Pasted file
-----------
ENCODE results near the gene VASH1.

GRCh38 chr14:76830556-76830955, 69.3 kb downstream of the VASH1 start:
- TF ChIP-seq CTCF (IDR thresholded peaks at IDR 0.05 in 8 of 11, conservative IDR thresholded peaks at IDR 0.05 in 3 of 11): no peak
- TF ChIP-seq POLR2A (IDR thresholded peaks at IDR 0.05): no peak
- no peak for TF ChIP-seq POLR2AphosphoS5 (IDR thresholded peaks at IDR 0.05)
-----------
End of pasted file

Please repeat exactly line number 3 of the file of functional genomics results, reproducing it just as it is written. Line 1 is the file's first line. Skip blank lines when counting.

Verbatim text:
- TF ChIP-seq CTCF (IDR thresholded peaks at IDR 0.05 in 8 of 11, conservative IDR thresholded peaks at IDR 0.05 in 3 of 11): no peak